Flesh for Fantasy: Refections of Women in Two Ancient Egyptian Dream Manuals
Egyptian Stories: A British Egyptological Tribute to Alan B. Lloydon the Occasion of His Retirement, 393-404. Münster: Ugarit-Verlag, (2007)
Since my arrival from the west coast of California to the shores of Swansea, Alan Lloyd has unfailingly lent me his support, friendship and advice. When the cultural and linguistic diglossia evident between the two cultures was ob- viously causing confusion, I could rely on Alan’s patience to translate both terminology and practices. His experience in navigating between cultures, of finding the threads of similarity while heeding the differences, perhaps stems from his depth of expertise in both the ancient Egyptian and the Classical worlds—a combination that is too rarely found in modern scholarship. In part I have chosen this topic as my contribution as it too provides glimpses into and brings together two disparate cultures separated by the gulf of time rather than of geography: the New Kingdom and the Graeco-Roman Period, thus spanning two areas of Alan’s interests. His presence is irreplaceable, and it is with genuine gratitude and friendship that I offer this article to honour Professor Lloyd.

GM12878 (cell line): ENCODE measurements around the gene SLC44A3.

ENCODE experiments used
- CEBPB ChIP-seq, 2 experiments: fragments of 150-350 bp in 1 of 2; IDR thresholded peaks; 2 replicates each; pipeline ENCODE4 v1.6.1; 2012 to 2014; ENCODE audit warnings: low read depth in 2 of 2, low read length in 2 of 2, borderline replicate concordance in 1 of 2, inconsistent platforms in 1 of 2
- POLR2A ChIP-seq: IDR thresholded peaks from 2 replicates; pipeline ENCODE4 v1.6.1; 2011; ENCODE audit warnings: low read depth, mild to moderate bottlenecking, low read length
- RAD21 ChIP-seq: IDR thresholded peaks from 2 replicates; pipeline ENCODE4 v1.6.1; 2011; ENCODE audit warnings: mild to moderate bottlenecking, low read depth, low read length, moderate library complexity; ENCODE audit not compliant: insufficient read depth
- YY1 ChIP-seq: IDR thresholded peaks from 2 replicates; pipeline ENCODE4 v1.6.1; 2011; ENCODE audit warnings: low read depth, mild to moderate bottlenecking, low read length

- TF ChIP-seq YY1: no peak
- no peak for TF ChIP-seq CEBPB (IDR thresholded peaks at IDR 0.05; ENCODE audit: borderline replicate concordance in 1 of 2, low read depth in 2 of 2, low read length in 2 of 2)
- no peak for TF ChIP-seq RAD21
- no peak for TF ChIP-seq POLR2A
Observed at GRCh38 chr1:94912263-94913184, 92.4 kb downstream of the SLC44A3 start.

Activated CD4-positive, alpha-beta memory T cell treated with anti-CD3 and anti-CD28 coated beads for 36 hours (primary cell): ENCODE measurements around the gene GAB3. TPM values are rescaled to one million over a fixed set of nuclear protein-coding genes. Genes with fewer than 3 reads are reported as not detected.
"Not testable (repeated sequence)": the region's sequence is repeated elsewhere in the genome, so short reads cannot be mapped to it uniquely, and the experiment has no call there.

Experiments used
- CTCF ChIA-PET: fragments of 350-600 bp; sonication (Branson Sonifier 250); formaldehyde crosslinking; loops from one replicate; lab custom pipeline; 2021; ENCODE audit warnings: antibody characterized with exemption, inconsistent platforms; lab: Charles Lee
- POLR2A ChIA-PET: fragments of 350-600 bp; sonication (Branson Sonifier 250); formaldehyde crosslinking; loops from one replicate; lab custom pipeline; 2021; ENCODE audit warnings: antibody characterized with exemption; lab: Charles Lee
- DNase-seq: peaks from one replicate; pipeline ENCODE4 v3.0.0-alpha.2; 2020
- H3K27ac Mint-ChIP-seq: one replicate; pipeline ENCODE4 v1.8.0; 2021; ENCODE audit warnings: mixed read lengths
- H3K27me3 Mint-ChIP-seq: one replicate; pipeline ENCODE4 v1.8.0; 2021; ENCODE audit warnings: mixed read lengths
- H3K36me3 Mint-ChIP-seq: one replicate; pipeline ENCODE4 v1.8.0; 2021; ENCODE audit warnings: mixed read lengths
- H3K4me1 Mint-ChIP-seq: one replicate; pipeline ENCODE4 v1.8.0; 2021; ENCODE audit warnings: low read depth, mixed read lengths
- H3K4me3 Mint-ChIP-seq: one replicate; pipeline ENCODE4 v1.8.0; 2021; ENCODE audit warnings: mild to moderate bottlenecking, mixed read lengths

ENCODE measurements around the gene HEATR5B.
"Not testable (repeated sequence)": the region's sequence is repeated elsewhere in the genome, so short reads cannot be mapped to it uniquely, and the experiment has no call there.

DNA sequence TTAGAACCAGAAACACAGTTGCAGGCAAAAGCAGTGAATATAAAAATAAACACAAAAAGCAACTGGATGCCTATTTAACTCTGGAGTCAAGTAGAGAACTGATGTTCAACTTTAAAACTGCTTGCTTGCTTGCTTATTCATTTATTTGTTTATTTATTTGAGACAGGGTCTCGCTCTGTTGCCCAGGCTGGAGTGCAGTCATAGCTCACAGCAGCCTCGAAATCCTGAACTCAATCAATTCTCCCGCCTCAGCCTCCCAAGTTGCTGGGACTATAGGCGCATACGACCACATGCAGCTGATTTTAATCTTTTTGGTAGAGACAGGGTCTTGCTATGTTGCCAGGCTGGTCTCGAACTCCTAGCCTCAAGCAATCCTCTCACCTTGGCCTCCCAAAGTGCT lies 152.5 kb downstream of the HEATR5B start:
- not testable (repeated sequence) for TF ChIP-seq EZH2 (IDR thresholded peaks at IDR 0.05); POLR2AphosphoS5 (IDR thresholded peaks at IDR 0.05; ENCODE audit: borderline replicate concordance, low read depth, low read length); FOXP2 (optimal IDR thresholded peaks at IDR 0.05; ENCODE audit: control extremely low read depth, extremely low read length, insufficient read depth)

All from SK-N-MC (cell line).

The two dream manuals that will be discussed are the Ramesside dream manual (P.Chester Beatty III)2 and the Demotic dream manual (P.Carlsberg XIII- XIV). The stuff that dreams are made of arise from an individual’s experiences in daily life, heavily enhanced by an imagination which is allowed to run wild and unhampered by social restrictions during REM sleep. The characters, ob- jects, and practices that appear in dreams are often those that have been experienced or thought about within the 24-hour time period before sleep. As a modern example, a study by dream researcher Kelly Bulkeley in 2004 showed the extent to which politics had disturbed the dreams of sleepers: ‘As the US Presidential election enters its final tense weeks, liberals are becoming increasingly agitated in their dreams, with a rising number of nightmares featuring aggressive attacks by President Bush, Vice-President Cheney, and hordes of zombie Republicans.’ This emphasises the critically important point that to a large extent, the visions seen as well as their interpretations, are culture spe- cific. Thus, we should not be surprised to find a popular deity such as Hathor appearing in the dreams of Theban men in the New Kingdom, as opposed to, for example, the less visible Amaunet. Hathor at this time appears as the focus of hymns that were surprisingly intimate in nature, as well as in tomb paint- ings under a number of guises—often in direct contact with the deceased.